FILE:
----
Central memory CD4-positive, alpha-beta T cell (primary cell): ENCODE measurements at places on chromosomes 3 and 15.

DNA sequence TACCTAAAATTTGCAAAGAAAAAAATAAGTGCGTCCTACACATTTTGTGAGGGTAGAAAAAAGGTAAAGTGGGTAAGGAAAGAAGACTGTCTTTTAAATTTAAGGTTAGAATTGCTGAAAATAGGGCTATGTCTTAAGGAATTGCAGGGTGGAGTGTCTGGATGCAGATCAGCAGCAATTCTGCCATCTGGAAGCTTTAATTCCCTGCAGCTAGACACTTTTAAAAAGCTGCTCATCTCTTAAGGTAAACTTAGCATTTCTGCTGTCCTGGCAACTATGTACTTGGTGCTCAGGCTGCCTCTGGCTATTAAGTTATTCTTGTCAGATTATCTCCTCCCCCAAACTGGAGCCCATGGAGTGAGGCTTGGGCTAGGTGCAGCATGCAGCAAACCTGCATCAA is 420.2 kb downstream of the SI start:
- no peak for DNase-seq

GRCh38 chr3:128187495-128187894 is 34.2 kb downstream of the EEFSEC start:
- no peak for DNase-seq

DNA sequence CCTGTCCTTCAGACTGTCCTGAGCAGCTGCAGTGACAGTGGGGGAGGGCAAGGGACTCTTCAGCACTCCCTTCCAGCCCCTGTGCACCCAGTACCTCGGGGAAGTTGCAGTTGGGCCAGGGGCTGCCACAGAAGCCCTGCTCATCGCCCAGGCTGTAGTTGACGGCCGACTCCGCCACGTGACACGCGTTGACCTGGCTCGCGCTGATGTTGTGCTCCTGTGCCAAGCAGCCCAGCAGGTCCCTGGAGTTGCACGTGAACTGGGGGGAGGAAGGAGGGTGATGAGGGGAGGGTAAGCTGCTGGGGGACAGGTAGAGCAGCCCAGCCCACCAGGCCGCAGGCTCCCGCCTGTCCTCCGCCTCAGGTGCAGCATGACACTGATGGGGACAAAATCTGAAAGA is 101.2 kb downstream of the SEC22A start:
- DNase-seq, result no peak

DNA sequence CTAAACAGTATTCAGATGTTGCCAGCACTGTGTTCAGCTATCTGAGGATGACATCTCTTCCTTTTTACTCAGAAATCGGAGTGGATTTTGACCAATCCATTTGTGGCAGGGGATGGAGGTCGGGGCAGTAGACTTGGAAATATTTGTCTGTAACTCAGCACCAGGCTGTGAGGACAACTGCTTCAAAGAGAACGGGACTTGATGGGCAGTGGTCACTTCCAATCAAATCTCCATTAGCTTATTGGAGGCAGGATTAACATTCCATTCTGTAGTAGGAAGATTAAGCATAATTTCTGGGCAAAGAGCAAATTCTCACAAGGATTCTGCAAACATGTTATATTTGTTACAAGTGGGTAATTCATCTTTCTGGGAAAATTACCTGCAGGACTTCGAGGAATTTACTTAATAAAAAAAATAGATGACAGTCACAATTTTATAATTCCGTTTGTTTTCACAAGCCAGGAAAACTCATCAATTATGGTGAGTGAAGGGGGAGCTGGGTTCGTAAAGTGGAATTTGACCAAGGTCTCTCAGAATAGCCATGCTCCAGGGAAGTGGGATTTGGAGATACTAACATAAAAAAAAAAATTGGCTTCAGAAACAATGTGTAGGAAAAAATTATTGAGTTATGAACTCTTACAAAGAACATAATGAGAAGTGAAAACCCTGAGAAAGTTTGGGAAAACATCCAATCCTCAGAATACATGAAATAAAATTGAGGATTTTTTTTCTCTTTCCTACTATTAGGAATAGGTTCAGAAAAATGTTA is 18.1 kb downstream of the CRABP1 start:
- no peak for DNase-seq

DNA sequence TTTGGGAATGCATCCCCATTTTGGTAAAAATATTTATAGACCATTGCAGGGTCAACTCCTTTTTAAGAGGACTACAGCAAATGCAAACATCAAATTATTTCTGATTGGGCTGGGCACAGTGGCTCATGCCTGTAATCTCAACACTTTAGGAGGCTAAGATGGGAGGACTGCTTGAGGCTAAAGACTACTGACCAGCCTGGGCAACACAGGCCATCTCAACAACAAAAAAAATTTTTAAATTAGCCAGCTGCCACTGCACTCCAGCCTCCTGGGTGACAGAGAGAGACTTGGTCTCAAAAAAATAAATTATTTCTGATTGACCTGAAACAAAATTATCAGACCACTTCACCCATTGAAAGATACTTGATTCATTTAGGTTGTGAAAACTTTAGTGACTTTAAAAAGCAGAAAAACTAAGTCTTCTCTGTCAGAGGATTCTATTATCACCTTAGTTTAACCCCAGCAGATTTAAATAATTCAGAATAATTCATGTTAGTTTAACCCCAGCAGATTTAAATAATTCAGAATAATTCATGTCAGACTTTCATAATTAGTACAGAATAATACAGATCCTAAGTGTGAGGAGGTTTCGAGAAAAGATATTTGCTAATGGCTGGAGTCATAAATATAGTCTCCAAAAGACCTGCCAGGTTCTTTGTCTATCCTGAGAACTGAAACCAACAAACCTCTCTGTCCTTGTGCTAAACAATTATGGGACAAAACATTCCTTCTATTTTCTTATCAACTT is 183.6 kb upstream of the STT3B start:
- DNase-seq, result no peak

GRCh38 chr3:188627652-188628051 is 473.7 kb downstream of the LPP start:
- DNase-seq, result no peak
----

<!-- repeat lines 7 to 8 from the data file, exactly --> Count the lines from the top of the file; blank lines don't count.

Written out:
- DNase-seq, result no peak

DNA sequence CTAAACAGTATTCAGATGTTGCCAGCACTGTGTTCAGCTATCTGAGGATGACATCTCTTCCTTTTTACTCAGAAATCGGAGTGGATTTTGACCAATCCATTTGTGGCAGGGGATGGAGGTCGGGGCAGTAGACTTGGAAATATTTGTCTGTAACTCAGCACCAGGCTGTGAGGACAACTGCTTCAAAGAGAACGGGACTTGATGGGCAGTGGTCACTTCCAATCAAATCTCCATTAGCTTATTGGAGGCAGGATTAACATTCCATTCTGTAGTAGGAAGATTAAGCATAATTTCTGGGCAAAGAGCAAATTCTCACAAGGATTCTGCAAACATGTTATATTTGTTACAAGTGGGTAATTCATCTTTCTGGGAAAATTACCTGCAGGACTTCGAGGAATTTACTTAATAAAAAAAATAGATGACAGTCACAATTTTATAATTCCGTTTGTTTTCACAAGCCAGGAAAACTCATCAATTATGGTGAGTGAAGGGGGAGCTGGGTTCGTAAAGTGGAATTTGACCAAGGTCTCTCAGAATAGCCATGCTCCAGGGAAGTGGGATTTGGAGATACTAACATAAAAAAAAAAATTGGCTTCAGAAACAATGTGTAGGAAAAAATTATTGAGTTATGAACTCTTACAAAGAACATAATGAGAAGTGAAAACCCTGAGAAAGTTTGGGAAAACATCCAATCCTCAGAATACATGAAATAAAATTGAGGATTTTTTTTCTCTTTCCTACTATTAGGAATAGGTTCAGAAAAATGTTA is 18.1 kb downstream of the CRABP1 start: